On March 23, 2018, a self driving Tesla SUV crashed while the vehicle was operating on autopilot in Mountain View, California. According to a spokesperson for Tesla, Walter Huang, 38, a software engineer for Apple, did not have his hands on the steering wheel for approximately six seconds before the fatal crash occurred.
Tesla maintains that its “autopilot” system can brake, accelerate, control speed, change lanes and self-park, but does require that the operator must keep his or her eyes on the road and hands on the steering wheel so that they can control the vehicle to prevent accidents.
Tesla contends that in the March 23rd accident, Mr. Huang took no evasive measures to prevent the Model X SUV from colliding with a concrete divider. This despite allegedly receiving “several visual and one audible hands on warning earlier in the drive”. Photographic evidence shows that the front of the SUV was destroyed, the roof torn from the car and the front wheels were off the vehicle and on the roadway. Additionally, the vehicle went on fire, but Tesla alleges that Mr. Huang was not in the vehicle when this occurred. Further, the accident was worsened as a result of a missing or damaged safety shield at the end of the barrier, which is designed to reduce the impact into the divider.
Tesla was quick to note that the company was “devastated’ by the event and expressed their sympathy for Mr. Huang’s family and friends. The fatal car crash follows an accident earlier in the month involving a self-driving Volvo SUV being test driven by Uber. In that tragic event, an Arizona resident was crossing the road walking her bicycle when she was struck by the autonomous vehicle and killed. As a result of that fatal accident, Uber has now been banned from resuming self-driving tests in Arizona. This is believed to be the first time that an autonomous vehicle was involved in a fatal crash with a pedestrian.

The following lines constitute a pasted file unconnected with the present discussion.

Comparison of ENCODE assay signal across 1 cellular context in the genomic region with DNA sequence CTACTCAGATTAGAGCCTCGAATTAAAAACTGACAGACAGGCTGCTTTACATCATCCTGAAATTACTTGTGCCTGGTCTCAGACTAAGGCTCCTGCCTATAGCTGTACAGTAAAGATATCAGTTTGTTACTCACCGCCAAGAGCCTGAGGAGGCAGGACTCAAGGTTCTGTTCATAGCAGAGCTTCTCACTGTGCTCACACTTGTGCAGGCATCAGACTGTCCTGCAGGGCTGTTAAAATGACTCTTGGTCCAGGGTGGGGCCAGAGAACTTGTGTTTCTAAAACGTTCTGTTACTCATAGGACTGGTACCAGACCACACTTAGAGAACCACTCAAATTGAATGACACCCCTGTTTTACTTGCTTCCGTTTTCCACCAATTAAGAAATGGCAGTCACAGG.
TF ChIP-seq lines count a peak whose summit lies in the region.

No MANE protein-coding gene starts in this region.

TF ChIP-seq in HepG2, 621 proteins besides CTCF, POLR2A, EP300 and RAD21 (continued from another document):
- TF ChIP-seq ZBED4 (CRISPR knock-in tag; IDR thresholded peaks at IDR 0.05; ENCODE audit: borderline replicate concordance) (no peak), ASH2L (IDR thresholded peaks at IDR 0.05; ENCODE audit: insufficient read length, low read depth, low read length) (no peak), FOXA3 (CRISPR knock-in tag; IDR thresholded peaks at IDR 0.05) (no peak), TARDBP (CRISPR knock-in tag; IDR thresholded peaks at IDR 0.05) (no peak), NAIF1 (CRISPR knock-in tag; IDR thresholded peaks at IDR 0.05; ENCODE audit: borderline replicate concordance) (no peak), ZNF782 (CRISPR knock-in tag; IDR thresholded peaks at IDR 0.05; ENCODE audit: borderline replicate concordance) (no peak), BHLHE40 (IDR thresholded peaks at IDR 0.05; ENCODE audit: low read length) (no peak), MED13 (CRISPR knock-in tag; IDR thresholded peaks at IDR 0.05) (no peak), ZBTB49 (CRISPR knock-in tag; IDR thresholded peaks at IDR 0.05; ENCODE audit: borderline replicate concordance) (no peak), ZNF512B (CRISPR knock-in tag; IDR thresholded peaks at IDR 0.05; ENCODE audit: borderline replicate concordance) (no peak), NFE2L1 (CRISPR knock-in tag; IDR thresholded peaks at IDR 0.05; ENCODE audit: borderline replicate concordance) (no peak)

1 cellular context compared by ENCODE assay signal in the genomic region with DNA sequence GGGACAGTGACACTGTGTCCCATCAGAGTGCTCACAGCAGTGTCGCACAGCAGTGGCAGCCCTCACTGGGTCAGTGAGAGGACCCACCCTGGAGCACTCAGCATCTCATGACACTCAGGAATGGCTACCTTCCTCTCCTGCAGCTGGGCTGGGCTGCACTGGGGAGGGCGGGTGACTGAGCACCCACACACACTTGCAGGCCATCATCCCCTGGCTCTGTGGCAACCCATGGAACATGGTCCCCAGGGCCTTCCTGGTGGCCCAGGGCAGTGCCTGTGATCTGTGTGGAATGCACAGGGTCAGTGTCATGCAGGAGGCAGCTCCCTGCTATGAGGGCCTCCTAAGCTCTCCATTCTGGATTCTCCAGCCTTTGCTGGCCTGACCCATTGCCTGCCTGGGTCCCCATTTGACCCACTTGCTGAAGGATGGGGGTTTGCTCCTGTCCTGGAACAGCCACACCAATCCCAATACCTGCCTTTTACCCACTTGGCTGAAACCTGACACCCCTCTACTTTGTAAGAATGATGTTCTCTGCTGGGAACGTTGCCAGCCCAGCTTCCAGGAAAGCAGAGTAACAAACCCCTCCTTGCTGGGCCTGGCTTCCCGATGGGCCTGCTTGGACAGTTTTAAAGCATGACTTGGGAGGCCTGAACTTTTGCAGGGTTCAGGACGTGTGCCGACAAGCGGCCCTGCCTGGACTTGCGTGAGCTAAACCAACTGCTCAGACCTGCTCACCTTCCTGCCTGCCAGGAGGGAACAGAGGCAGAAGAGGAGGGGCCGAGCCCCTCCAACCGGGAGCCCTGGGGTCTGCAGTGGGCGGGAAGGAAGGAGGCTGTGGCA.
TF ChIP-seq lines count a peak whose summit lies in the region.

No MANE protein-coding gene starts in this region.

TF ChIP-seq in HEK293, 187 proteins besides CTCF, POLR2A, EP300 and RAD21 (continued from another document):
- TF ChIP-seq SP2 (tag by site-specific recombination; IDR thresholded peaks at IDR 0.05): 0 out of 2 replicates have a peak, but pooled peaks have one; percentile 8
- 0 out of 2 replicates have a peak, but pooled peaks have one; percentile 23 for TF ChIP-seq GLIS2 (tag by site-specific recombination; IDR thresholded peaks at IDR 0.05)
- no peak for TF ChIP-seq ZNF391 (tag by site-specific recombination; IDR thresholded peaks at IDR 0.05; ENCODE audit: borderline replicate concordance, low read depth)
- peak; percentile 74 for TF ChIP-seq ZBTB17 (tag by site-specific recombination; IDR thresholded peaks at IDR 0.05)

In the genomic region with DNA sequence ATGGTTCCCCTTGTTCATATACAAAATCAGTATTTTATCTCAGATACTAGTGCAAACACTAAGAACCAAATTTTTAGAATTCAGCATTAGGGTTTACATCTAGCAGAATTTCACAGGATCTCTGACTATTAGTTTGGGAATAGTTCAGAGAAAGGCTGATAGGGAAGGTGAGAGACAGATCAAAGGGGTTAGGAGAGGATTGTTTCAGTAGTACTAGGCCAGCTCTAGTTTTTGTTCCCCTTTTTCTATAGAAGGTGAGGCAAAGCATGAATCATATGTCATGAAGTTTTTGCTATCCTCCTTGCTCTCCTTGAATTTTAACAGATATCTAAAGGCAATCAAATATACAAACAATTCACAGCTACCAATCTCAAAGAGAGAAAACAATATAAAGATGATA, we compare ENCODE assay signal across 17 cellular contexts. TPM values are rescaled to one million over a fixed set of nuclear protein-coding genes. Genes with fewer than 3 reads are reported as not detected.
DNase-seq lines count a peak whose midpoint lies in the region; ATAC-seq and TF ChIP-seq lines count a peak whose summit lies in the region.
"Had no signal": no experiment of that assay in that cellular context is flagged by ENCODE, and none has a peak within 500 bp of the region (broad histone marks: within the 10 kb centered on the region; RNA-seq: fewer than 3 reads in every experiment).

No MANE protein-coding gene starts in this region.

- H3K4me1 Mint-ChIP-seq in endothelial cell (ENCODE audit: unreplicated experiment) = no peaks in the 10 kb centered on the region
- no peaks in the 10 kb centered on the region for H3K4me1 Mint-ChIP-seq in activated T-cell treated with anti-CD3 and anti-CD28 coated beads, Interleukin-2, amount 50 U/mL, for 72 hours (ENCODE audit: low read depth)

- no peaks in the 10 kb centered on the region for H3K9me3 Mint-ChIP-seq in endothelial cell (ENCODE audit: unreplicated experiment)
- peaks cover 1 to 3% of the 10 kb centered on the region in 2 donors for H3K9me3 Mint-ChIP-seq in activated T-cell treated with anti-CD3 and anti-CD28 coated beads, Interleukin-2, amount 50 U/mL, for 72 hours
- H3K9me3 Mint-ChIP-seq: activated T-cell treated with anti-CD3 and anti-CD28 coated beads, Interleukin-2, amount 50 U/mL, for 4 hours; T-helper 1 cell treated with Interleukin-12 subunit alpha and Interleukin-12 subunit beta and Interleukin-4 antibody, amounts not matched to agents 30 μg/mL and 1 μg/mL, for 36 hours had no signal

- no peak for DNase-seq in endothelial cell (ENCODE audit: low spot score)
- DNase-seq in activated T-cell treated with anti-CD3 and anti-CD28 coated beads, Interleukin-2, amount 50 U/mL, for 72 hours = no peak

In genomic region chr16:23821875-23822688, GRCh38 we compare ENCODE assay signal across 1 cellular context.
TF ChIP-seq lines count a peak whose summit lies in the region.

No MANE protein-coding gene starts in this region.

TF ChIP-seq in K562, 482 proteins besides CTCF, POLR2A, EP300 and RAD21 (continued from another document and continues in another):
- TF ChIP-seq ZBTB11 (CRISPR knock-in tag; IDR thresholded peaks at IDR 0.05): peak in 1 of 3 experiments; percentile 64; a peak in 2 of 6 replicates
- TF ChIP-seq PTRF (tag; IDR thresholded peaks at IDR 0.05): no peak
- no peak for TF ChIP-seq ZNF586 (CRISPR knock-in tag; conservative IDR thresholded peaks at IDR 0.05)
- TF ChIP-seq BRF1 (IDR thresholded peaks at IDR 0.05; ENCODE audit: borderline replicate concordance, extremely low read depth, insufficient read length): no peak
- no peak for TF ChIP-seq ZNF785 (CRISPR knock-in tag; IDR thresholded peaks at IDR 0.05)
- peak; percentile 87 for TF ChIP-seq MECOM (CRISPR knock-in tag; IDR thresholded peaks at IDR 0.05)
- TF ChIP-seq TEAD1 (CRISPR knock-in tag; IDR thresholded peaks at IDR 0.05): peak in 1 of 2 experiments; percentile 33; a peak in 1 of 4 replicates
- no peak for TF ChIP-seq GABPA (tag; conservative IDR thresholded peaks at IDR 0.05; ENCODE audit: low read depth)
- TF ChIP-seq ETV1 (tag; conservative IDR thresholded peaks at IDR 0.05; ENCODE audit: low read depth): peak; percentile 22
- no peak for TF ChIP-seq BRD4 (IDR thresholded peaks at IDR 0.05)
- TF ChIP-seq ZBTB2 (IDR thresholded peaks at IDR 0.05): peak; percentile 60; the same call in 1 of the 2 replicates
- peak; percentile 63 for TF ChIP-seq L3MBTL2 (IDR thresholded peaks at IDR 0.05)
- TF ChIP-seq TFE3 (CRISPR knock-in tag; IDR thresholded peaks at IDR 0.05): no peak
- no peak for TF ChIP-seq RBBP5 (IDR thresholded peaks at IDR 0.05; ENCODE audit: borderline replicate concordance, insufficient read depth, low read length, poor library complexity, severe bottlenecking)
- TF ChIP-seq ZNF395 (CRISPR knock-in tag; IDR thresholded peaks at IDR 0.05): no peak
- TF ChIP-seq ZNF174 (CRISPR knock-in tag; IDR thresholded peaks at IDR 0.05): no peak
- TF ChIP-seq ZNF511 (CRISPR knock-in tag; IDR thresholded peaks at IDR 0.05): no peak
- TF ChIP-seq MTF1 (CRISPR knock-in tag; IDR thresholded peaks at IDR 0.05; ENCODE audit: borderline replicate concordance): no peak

Clearly, these accidents raise several questions as to whether operators can trust self-driving cars. There is no doubt that self-driving cars are the way of the future, but at the moment, there is undoubtedly the risk of complacency, as these autonomous vehicles perform so many functions that drivers are used to doing themselves, including the obvious cruise control (which has been in existence for at least twenty years), but more recently functions which were never autonomous before, such as lane keeping, automatic braking, and various collision avoidance technologies. Matthew Avery, the director of Thatcham Research, which tests new vehicles for the insurance industry, notes that drivers must know what they are utilizing, that there is “a clear distinction between “hands-on” and “hands-off” set ups. “There is a risk that drivers become accustomed to them, and maybe think they’re automated when they’re not”, says Avery.
In 2016, a Tesla owner was killed when he did not observe a bus crossing in the path of his car. The NTSB determined that the Tesla autopilot was partially responsible for the accident. In this fatal accident, the Board found that in 37 minutes of the car’s operation, the driver had his hands on the steering wheel for only 25 seconds! Because of that tragic occurrence, Tesla introduced safeguards which would turn off autopilot and stop the car if the driver did not have his hands on the wheel for an extended period.
Many auto manufacturers in addition to Tesla, including Mercedes, Audi (Its’ A8 model) and Volvo, have some autonomous features on some models which allow for completely hands off driving in particular circumstances. However, these automobile manufacturers stress that these vehicles are not created to be completely autonomous, and the operator must be ready to take over control of the vehicle at any moment.
If you or a family member are involved in serious automobile accident, contact the car accident attorneys at the Law Office of Mark A. Siesel in White Plains, New York for a free consultation to discuss your case in detail.